In the city of Washington, D.C., there's an abundance of unreality, as we all know. Hollywood on the Potomac, and so on. But several neighborhoods are real villages. Some of the people who live in DC (as the "natives" call it) believe that there are quite a lot of real, homey villages hidden behind the marble halls of politics and bureaucracy. One of the quintessential villages of DC is Capitol Hill. And one of its most villagey streets is East Capitol Street.
A walk down East Capitol from the Capitol Building to RFK Stadium is a great way to spend a few hours if you can escape the usual round of business or tourism. You'll find a spectrum of city pleasures, from the elegant Folger Shakespeare Library and Church of the Reformation to the funky food stands at the gates of RFK. The map [add link] shows the details. Here are some highlights.
From Art Deco to Funky Food
First, a few words about the street itself. East Capitol Street has a mystical significance in Washington: it's one of the axis streets that define the four quadrants-Northwest, Northeast, Southeast, and Southwest. If you cross the middle of the street, you magically pass from the southern to the northern parts of the city.
It's a long street, running from the east side of the Capitol building, logically enough, to the eastern border of Maryland, where it turns into Central Avenue and keeps on going to the Chesapeake Bay-for all I know. I'm sure there are other interesting stretches of East Capitol, but the focus here is on the Capitol Hill stretch--minus the Capitol itself, the Library of Congress, and the Supreme Court, all of which are amply described in any DC guidebook.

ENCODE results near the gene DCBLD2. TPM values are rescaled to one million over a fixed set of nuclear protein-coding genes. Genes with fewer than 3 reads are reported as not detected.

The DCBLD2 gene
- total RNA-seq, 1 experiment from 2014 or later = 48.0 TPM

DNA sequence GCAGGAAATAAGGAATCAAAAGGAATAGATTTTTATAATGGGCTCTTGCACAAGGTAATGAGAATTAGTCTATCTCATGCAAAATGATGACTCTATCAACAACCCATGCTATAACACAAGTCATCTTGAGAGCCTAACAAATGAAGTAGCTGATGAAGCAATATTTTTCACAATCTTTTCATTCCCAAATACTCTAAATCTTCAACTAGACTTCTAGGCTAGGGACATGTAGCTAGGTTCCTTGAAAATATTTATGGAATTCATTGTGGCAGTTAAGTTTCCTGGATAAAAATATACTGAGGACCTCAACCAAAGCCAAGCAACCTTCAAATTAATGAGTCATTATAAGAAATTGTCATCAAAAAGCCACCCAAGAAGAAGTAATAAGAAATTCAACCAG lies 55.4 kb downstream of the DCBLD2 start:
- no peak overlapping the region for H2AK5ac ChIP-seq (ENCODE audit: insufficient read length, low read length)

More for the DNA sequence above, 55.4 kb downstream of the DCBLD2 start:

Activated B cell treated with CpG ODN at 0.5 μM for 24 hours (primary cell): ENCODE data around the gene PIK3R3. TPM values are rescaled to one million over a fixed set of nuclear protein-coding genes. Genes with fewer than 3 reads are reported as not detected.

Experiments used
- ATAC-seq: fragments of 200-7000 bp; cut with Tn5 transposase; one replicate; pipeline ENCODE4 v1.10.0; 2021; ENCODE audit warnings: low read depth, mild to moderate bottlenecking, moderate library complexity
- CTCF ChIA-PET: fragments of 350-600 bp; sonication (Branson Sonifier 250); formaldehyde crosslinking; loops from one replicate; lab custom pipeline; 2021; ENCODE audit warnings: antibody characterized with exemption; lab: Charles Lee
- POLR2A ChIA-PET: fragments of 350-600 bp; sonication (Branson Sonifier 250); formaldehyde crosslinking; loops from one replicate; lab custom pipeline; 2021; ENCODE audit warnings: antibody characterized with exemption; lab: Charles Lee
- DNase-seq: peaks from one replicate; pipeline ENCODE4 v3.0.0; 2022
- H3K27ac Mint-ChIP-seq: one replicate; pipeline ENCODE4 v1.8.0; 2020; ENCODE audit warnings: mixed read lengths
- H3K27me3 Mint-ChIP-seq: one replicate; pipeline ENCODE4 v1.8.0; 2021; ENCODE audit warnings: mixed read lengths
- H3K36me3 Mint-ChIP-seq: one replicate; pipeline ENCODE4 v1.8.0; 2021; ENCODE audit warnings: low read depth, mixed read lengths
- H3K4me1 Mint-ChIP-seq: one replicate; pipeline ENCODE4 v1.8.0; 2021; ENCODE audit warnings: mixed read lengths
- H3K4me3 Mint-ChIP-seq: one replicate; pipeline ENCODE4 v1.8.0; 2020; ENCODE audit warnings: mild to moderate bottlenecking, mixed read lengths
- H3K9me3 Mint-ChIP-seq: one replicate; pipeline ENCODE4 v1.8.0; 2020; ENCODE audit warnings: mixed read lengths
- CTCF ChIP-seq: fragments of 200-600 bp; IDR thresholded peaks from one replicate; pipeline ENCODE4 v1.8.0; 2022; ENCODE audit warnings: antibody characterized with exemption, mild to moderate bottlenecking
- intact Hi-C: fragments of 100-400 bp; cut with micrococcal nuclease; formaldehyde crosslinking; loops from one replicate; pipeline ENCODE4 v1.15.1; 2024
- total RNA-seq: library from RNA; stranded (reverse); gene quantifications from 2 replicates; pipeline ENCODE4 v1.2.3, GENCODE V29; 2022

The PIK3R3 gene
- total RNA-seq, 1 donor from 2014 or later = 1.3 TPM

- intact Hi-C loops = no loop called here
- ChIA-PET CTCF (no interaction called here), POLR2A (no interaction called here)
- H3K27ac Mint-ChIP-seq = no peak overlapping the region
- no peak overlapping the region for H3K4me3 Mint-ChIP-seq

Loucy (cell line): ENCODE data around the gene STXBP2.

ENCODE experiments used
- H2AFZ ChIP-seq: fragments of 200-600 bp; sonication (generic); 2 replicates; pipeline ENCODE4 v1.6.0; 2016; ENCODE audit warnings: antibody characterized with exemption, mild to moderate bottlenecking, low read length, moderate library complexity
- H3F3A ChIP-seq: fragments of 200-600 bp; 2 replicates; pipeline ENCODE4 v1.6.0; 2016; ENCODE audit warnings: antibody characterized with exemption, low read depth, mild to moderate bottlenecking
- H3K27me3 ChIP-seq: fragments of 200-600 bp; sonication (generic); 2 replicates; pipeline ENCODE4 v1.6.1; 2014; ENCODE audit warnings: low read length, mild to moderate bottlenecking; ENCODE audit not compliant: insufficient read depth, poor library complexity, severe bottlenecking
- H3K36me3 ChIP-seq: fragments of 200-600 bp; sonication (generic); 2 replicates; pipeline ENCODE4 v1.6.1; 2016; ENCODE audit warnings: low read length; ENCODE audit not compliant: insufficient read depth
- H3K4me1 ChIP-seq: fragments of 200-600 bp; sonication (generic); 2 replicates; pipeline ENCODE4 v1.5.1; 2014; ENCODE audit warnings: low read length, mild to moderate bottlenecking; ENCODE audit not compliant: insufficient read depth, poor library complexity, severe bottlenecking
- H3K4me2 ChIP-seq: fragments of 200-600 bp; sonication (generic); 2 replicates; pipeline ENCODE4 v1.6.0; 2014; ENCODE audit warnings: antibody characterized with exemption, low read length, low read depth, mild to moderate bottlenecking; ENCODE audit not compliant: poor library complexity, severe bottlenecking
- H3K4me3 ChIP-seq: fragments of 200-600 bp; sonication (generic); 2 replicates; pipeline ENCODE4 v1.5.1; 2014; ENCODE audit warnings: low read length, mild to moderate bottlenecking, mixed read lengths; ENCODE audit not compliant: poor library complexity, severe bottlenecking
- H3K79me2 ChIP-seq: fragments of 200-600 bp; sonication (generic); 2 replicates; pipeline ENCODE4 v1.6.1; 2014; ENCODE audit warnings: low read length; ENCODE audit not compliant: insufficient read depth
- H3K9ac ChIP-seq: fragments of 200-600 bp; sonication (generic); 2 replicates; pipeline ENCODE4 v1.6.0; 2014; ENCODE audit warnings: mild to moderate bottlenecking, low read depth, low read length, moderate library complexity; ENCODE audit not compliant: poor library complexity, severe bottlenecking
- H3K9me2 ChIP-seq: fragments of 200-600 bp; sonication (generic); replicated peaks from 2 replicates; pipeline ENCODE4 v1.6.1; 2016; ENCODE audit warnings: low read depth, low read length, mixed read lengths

At Second Street, heading east, notice the Folger Library (http://www.folger.edu/) on your right and the Lutheran Church of the Reformation on your left. These two building complement each other. Both were put up in the 1930s, and both are worth exploring. The Folger usually has a nice exhibit of beautiful books or Elizabethan history, and the Church of the Reformation has what must be unique art deco stained glass.
At the corner by the Folger is a charming and famous (to some of us at least) fountain with a statue of Puck. [add photo] He is in a fey pose, and the legend engraved in the stone pedestal on which he prances says "Lorde What Fooles These Mortals Be." It's a great reminder, a cheery greeting; one hopes the lawmakers and jurists who work nearby are friends with Puck!
At Third Street, you'll start seeing the gorgeous Victorian houses that set the tone for this stretch of the street. Some of the houses around here are owned by the Library or the Church. I know one used to be the rehearsal studio [check] for the theatre in the Library, a replica of the Globe in London that's a great place to catch a recital by the resident medieval singers group The Folger Consort or even the occasional play (the Shakespeare Theatre was resident here until it outgrew the space and moved downtown).
At Fourth Street are some community stores, including a charming old pharmacy that had a soda fountain until recently. Then at Fifth Street are a row of new houses on your left. This is a phenomenon on this choice bit of real estate: in the past several years a number of luxurious new houses (all conforming to the style of the surrounding Hill Historic District, have been put up along the street.
At 508 East Capitol is the Baker Doolittle House, a commodious and charming Bed & Breakfast. Another B&B, the Bull Moose Guest House, is just around the corner on Fifth Street.